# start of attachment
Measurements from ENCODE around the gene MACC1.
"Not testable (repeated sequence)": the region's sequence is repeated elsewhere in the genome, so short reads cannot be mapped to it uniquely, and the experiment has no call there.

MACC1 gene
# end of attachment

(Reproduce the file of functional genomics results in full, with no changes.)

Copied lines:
Measurements from ENCODE around the gene MACC1.
"Not testable (repeated sequence)": the region's sequence is repeated elsewhere in the genome, so short reads cannot be mapped to it uniquely, and the experiment has no call there.

MACC1 gene